Red Bull Photography recently joined our community with a verified brand profile of their own. This partnership isn’t just about amazing photography—it’s also about amazing stories. Behind every shot on Red Bull Photography is a talented photographer, a wild story, and a few lessons learned. We’ll be telling those stories every week here on 500px ISO and the Red Bull Photography website. Scroll down to learn about the art of fisheye lens in action and sports photography by Mike Wilkinson.

In years past, “fisheye” style lenses served a purpose in science, data collecting, surveillance, and even virtual-reality. Their unique ability to see such a large view area made them useful in these applications, but it took a while longer for professional photographers to realize the potential that these lenses had for exceptional image making. Perhaps the most recognizable use of fisheye lenses were in skateboarding photos and videos from the late 80s and early 90s, but over the years, these specialty lenses have become an invaluable part of a photographers kit, most notably the outdoor adventure shooter.


Take this image for example, of David Lama rock climbing in Lebanon. Photographer Corey Rich captured this incredible scene with a Nikon D810 and a fisheye lens, which was able to include the athlete, a scenic waterfall, and David’s outstretched arm. Including the surrounding landscape while being so close to the action, adds to the drama and intensity of an image like this. Centered subjects tend to extrude forward, while the image recedes toward the edges of the frame, which makes it perfect for a subject like rock climbing.

Bjorn Lillesoe skateboarding in Copenhagen, Denmark. by Red Bull Photography on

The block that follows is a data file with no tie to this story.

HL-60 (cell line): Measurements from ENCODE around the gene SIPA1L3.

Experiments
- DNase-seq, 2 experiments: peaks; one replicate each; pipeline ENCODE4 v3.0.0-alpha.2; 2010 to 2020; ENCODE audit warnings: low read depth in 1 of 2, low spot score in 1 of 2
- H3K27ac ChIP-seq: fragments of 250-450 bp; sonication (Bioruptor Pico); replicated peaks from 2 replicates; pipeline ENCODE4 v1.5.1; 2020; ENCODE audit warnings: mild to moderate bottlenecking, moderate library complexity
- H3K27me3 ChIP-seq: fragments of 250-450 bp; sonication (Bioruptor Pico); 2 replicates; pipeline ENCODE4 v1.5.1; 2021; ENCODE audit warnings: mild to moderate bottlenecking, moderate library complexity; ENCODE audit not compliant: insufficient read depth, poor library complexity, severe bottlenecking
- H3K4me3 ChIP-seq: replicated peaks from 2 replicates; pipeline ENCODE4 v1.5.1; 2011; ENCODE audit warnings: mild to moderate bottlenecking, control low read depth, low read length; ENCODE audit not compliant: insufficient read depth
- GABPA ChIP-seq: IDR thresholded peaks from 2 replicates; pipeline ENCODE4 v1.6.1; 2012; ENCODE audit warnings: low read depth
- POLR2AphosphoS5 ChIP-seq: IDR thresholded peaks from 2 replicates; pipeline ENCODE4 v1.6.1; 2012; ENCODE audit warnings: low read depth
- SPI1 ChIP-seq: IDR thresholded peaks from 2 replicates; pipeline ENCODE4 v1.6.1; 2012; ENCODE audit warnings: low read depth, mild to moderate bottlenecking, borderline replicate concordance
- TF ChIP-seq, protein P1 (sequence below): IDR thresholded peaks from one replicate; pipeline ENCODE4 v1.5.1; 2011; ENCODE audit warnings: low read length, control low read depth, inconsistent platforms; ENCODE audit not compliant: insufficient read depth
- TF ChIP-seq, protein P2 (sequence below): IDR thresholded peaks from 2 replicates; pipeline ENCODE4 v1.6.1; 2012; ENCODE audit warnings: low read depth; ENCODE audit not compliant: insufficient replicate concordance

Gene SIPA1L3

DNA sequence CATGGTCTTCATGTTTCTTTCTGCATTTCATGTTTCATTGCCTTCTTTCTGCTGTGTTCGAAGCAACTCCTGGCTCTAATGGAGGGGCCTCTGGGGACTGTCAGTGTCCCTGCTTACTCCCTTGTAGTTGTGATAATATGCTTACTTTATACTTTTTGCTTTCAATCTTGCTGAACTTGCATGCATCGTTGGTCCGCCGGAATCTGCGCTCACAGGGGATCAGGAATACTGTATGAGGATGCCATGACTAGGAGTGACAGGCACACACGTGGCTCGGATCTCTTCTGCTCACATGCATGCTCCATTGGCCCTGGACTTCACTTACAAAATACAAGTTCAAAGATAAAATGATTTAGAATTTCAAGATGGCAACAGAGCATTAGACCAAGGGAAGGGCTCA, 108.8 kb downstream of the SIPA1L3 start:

Going to an even wider focal length of 8mm, this image really shows how photographers have learned to use the distortion effects of fisheye lenses to their advantage. The curvature of the concrete bowl is exaggerated even more because of the lens here, and it adds to the overall visual interest. The photographer Michael Tærsbøl Jepsen didn’t let his subject get too distorted, which is an important consideration to bear in mind when shooting with specialty lenses. If the skateboard deck had appeared curved, or if the skater (Bjoern Lillesoe) had his foot bulging in size, the ”unnatural” feeling of either of those might produce an undesirable result, as they might look incorrect or unbelievable, and the effect might be seen as more of a distraction than an enhancement.

Avoiding the distortion of a person’s natural features isn’t necessarily a rule though, especially in extreme sports imagery, but it is something to take into consideration when crafting an image. In some scenarios, it might be a nod to the personality of an athlete to make them appear larger than life, or give them oversized facial features.

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The context that a fisheye lens is able to provide to in image can make or break it’s success. In this example from the Red Bull Cliff Diving World Series by Romina Amato, the effect of the lens curves the horizon so much that it creates a feeling of seeing the earth, or perhaps standing on top of the world. Since the subject is cliff jumping, it adds to the notion of scale and height, which increases the impact of an image like this.

Long gone are the days where the fisheye was seen as a one-trick lens. They absolutely have place in any photographer’s kit that knows how to wield one for capturing incredible images.

Julien Dupont Performing During the Red Bull Roller Coaster at La Feria de Chapultepec in Mexico... by Red Bull Photography on

Corey Bohan, Jaden Leeming, Kris Fox, and Mike Hucker Clark at the Red Bull Tip to Tail... by Red Bull Photography on

Competitor at Red Bull Zjazd Na Kreche in Szcyrk, Switzerland. by Red Bull Photography on

To see more fisheye photos, visit Red Bull Photography on 500px.

Stay tuned for another story from Red Bull Photography that will blow your mind next week!